Fran and Amelie start the proper run of the pantomime they’ve been rehearsing today; six weeks of Sunday mornings morph into a run of 16 performances. They’ve experienced a shouty director who expects them to behave like pros (despite not actually being paid!) and the shock of finding themselves cut out of a dance because it suddenly just doesn’t look right. They’ve had costume fittings and dress rehearsals till late at night and sat in a dressing room with a proper call system and proper stage crew and paid chaperones. Both have a performance licence from the local council (like Ballet Shoes!) and both have to learn to do their own hair quickly in a variety of styles and put their own make up on.
I was laughing last night as I listened to them describing the glittery set and complicated costumes, the terrible jokes and all the stage props that have magically appeared in time for the first performance. The complete thrill to be one of the mice that pulls Cinderella off the stage has to be heard – repeatedly 😉 – to be believed! I can hardly believe that here are two of my children fulfilling one of my childhood dreams, to be in a ‘proper show’ and even more that they are now firmly consigning all my drama achievements to the past.
My kids know that I was obsessed with drama when I was a child and teen; they do know that I acted and sang and was good enough to get main parts and then moved on to back stage work as I got older, eventually directing several plays (and even writing one) before I was 18. I wonder if they really know HOW obsessed with it I was though, or if it is impossible for them to understand that when I was only a few years older than them, I could see through the planning, budgeting, directing and organising of a musical performance that had a cast of 200 and a budget of £4000. That after being the quiet one at school, my year mates none the less knew I was the right person to pilot the school leavers musical and that it turned out to be the best one that had ever been done. I think they probably can’t entirely imagine that once it seemed inevitable that I would disappear off into a life of professional theatre and would almost certainly do very well at it.
I won a coveted place at a London drama school when I left, much to the horror of my teachers for whom everything but university was a failure. By then though, my personal confidence in my own performing strengths had ebbed and I went off to do stage management, which I enjoyed, but which wasn’t my passion. I had no real interest in lighting or sound work or building huge sets, though I loved making costumes and organising props. I spent many happy hours that year traipsing around the capital on tubes, hunting out rosaries in their hundreds at the best possible price or sourcing weird and wonderful furniture, perched on the circle line with the yellow pages open at chair hire in London on my knee. Those were before the days of the internet, before mobile phones that could send a quick photo and so, as a first year, I’d spend hours looking for my lists of requirements, purchasing sample or collecting catalogues and then come back to my supervising senior to have them approved.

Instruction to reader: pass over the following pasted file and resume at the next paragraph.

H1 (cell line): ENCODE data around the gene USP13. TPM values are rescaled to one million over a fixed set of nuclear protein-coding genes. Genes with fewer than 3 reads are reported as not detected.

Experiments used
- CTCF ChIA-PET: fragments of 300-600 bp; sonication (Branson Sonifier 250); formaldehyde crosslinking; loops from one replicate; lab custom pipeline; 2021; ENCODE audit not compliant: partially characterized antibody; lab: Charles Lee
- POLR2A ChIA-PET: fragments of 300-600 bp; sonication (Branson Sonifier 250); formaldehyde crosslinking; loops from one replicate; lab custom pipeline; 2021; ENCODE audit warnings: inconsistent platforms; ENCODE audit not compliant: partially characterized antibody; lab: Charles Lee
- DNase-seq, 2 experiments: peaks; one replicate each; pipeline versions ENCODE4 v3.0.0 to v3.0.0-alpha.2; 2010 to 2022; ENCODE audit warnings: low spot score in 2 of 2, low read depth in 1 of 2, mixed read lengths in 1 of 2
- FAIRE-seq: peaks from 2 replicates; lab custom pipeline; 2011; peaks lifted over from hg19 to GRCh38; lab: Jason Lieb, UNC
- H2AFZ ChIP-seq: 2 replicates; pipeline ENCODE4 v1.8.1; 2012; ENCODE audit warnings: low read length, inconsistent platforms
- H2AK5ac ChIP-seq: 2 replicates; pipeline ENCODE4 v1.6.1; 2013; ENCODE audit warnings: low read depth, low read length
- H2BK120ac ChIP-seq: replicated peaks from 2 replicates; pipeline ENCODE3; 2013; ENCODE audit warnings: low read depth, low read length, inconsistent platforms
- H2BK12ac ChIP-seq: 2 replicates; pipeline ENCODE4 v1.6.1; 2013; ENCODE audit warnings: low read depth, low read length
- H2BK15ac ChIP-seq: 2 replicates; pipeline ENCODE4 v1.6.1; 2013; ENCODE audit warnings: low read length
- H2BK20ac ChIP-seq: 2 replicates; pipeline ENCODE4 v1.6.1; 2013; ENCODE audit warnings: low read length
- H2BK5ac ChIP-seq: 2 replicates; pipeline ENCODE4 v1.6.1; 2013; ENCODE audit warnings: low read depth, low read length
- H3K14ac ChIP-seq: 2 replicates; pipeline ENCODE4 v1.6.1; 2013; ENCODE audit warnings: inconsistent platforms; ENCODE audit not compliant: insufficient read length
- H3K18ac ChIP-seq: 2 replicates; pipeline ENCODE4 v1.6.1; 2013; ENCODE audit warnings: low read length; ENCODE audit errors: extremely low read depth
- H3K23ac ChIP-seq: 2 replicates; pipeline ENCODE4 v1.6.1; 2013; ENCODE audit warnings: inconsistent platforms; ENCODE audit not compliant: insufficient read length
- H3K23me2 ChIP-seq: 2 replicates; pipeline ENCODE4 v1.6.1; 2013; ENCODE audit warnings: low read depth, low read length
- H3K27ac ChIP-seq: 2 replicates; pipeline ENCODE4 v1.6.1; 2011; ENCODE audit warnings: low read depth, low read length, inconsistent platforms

My real love was the organising and directing of plays and that was not what that course was about. In fact, they had a policy of finding out the pieces of theatre you loved and making sure you visited all the parts you loathed first. After a year of being there, through a difficult year personally, I had had enough. I didn’t have the mental stamina for the drinking and networking and social tricks that theatre requires in order to get noticed and get the jobs. In fact, that’s something I still struggle with now. I found it hard to be part of the furniture, just an ordinary thing in a room of talented people – and I ran away. I don’t regret it exactly,but I do find myself a little wistful at times, especially now the girls are dipping their toes so firmly into those waters.
Of all the skills I hope it teaches them, I hope they come through the experience having learned a little more of that backbone that means ‘the show must go on’. I hope they’ll prove yet again they can deal with the knocks and bumps of 3 weeks in the company of other people who all want to be a star and see beyond the glitz and glamour of the sparkle and decoration. I hope they’ll take a sense of strength from getting up and smiling when tired and when your feet hurt and, if they still want to do such things afterwards, I hope they’ll have a really positive experience under their belts that will see them through into their future careers and it will be enough to stop them running away and giving up, like I did.